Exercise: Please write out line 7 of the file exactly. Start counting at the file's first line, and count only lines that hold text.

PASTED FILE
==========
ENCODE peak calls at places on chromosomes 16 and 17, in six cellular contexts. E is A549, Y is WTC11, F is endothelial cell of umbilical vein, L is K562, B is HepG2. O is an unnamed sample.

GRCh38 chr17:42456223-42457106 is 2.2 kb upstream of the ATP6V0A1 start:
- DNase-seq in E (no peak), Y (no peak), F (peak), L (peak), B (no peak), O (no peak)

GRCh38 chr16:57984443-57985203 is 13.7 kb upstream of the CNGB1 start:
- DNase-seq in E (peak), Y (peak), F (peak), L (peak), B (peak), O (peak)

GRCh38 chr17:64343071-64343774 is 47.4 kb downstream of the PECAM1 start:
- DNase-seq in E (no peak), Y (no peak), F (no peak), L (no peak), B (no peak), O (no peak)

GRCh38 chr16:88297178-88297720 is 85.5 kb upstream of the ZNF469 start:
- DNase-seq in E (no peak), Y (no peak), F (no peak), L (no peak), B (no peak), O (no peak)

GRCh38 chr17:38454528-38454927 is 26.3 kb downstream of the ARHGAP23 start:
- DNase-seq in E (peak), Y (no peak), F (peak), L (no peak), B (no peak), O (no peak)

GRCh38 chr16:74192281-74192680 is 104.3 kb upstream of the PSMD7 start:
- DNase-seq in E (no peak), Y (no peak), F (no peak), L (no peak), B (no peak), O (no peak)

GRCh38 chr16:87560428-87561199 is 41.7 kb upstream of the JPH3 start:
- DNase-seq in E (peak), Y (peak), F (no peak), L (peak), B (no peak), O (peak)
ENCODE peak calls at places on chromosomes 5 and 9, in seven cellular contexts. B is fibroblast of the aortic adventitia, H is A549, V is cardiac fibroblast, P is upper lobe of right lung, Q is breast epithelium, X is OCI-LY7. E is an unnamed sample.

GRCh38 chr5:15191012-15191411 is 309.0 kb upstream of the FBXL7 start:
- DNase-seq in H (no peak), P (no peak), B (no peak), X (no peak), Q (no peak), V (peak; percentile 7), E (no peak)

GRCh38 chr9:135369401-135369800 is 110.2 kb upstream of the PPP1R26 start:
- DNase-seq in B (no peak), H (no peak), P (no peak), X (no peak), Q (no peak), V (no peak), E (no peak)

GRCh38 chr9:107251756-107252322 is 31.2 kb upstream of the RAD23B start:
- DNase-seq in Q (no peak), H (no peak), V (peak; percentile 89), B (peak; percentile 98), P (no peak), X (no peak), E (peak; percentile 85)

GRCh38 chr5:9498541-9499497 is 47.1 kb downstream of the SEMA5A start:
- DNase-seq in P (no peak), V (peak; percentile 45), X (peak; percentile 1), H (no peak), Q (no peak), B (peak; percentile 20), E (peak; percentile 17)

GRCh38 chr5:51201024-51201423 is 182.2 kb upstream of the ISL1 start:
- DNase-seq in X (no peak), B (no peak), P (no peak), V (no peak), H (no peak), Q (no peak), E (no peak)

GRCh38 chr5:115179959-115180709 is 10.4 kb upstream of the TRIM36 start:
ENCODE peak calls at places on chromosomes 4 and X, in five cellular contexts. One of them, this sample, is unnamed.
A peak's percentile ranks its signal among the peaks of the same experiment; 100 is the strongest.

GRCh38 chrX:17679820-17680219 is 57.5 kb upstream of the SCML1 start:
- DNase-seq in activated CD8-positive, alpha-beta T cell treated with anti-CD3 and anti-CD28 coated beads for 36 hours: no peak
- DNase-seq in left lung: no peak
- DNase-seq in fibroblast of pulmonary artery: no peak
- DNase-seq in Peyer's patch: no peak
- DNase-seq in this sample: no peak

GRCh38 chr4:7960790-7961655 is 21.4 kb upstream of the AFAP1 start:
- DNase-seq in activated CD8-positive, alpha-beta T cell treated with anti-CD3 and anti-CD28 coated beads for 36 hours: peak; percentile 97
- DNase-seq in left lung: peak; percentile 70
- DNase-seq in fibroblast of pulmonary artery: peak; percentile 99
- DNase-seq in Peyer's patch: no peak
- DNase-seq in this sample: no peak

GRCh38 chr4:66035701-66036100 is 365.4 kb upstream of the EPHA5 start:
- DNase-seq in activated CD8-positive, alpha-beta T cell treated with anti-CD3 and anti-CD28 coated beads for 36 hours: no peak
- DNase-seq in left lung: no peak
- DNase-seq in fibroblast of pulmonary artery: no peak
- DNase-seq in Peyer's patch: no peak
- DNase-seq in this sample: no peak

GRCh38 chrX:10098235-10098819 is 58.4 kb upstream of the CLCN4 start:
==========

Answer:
- DNase-seq in E (no peak), Y (no peak), F (no peak), L (no peak), B (no peak), O (no peak)